Another science visualization company is Visual Science, which offers services to industries such as biomedicine, pharmaceuticals, nanotechnologies, chemicals and microelectronics. In addition to scientific expertise, the company embraces design, imaging, film production, game design and marketing skills to provide solutions that innovatively and effectively illustrate projects, products and services to a specialized and heterogeneous audience. In addition to the internal team, the company also employs more than 70 scientific consultants from various fields, from prestigious universities and international research centers, to ensure the proper handling of specialized scientific content.
The main areas of Visual Science‘s intervention are: scientifically accurate 3D modeling of products, processes and technologies, digital animation, illustration, augmented reality and virtual reality. Major clients include research centers, universities and companies that offer solutions for scientific communication, marketing and teaching. It is interesting to visit the gallery of projects developed by Visual Science to observe how expressive codes and visual languages vary according to the scope of application (science, technology, medicine, etc.) and depending on communicative declination (animation, infographic, poster, 3D model, scientific magazine covers, etc.).
The relationship between designers and scientists, as Paola Antonelli states in the preface to the catalog of the exhibition Design and Elastic Mind, has to be bijective, and founded on exchanges and dialogues active in both directions, benefitting all the parties involved. Susan Greenfield, British scientist and writer, specialized in brain physiology, asserts that scientists should always rely on creativity in order to interpret the needs of society and in order to work in a direction which is more likely to satisfy them. At the same time, designers and artists have to be aware of the new neurophysiological sciences’ achievements, which describe processes in order to manage their work more consciously and fruitfully.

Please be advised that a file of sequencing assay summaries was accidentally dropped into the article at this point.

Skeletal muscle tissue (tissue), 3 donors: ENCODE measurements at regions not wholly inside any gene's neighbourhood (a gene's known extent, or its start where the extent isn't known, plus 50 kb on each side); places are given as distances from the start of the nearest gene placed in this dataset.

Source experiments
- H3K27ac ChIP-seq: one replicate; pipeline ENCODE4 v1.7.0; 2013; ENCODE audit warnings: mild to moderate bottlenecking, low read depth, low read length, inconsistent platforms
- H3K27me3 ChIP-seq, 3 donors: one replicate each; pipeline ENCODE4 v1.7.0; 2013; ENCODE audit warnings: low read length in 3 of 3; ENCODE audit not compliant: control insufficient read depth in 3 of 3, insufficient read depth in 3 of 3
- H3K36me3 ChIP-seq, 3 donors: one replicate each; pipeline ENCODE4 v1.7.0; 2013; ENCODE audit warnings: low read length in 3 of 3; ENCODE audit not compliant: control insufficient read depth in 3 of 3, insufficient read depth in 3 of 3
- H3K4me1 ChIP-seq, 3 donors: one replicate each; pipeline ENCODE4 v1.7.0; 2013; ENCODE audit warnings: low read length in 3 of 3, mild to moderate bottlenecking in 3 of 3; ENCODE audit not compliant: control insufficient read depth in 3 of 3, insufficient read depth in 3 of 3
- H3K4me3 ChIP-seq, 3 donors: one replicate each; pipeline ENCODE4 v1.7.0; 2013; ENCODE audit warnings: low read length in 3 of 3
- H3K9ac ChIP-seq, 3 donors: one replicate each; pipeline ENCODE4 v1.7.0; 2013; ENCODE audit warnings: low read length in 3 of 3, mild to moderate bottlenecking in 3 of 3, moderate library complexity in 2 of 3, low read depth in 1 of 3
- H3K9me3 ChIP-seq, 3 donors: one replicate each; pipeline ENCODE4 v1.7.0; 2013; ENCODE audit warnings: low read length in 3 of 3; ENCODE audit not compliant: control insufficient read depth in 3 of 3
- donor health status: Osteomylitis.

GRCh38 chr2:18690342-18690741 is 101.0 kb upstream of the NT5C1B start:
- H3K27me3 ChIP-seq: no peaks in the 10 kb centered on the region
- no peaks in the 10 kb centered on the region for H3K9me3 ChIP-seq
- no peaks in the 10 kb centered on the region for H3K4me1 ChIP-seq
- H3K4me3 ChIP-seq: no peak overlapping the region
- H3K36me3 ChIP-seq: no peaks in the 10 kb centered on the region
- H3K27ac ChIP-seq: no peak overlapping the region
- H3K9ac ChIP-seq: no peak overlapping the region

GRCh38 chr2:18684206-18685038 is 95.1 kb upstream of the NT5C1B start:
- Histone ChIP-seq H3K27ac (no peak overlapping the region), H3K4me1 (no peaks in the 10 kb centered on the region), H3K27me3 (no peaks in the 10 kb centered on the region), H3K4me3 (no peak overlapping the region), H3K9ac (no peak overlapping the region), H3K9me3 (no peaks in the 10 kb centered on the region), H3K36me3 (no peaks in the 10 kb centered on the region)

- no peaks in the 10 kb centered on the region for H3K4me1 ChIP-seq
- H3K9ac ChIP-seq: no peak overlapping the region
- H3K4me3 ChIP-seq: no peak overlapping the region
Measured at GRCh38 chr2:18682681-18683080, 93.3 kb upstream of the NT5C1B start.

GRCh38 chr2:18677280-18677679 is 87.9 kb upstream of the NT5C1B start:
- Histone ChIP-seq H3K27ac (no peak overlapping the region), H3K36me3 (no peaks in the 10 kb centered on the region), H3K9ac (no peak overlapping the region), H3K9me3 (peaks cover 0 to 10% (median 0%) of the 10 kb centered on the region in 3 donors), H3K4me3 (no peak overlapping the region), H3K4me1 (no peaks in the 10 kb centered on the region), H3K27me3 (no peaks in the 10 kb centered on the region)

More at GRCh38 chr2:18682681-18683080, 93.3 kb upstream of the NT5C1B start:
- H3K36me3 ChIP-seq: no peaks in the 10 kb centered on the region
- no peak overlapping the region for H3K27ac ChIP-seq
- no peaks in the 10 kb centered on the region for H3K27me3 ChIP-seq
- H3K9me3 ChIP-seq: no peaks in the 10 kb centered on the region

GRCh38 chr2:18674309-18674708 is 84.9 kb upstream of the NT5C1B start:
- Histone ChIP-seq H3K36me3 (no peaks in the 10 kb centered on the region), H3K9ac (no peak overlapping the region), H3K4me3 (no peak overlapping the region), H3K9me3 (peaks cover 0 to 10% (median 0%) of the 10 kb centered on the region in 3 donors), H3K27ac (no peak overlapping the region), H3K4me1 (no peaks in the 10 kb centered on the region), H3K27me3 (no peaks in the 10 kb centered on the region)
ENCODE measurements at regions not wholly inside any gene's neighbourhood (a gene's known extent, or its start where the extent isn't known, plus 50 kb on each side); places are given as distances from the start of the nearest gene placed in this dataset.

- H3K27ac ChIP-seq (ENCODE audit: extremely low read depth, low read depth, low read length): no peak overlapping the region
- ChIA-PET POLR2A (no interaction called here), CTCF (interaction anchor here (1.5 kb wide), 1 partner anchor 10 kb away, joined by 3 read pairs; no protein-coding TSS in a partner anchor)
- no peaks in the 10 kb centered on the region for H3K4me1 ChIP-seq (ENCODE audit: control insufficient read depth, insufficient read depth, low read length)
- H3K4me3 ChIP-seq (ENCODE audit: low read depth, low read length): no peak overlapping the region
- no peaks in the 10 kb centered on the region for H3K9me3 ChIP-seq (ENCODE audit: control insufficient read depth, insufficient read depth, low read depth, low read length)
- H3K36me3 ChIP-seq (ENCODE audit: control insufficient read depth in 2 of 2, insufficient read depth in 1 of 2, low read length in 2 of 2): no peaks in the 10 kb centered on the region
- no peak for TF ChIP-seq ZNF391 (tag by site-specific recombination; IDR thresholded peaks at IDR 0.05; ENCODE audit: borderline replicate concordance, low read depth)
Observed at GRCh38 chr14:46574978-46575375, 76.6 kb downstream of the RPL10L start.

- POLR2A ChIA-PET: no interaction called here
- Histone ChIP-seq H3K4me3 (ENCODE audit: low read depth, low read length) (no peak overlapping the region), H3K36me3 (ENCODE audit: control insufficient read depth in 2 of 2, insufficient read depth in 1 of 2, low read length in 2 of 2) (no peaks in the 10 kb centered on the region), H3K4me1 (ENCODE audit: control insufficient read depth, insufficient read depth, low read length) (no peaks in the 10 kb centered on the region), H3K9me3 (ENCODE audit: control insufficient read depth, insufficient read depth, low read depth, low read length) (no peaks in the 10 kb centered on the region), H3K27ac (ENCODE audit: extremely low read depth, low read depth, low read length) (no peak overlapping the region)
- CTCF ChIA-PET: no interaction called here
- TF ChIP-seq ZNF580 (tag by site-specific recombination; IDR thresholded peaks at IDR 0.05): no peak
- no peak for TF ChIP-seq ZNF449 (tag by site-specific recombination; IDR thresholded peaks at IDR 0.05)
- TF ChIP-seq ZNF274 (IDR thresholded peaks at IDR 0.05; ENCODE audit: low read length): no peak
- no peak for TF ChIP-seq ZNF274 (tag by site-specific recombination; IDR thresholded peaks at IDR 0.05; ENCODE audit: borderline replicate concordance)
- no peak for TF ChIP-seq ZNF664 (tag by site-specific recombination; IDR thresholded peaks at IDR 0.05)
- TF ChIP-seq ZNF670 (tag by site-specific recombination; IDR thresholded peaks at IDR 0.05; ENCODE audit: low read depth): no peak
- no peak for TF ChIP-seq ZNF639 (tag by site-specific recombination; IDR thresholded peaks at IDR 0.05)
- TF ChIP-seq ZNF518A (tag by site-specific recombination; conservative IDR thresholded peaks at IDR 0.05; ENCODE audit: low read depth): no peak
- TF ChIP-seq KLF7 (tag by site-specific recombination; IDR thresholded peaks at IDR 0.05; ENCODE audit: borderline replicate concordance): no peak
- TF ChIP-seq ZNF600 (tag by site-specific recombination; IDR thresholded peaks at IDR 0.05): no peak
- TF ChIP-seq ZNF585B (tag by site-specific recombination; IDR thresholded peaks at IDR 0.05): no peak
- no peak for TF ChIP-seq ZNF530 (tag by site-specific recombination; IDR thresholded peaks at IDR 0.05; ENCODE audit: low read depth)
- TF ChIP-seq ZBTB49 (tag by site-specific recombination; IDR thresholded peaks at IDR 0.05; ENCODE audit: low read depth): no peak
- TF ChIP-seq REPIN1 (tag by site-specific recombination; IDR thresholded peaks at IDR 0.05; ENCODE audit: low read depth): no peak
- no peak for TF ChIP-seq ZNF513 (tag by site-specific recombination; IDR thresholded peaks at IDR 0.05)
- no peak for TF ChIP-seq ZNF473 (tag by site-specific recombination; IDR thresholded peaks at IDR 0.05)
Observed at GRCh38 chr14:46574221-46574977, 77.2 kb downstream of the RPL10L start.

In the text The Quest for Identity in the 21st Centuryv, Greenfield tackles a neurophysiological issue of big interest for artists and designers, and for the wider public: the plasticity of the brain. The brain is a very plastic and dynamic organ, always subject to constant structural and physiological changes connected to the changes of lifestyles, of work tools, and activity contexts. All these elements affect the way of perceiving and understanding information. A very clear example of the influence of brain’s plasticity is that of the physiological modifications observed in the brains of very young people, due to the use of the excessive use of scree-based devices, caused by the retro-illumination and by the speed of images, which reduce the ability to focus and concentrate. It is a very useful scientific text for designers and artists because it describes the creative process in terms of phenomena and neuronal connections, summarized in three phases: deconstruction, construction of new associations, and attribution of new meanings to the new associations via connections.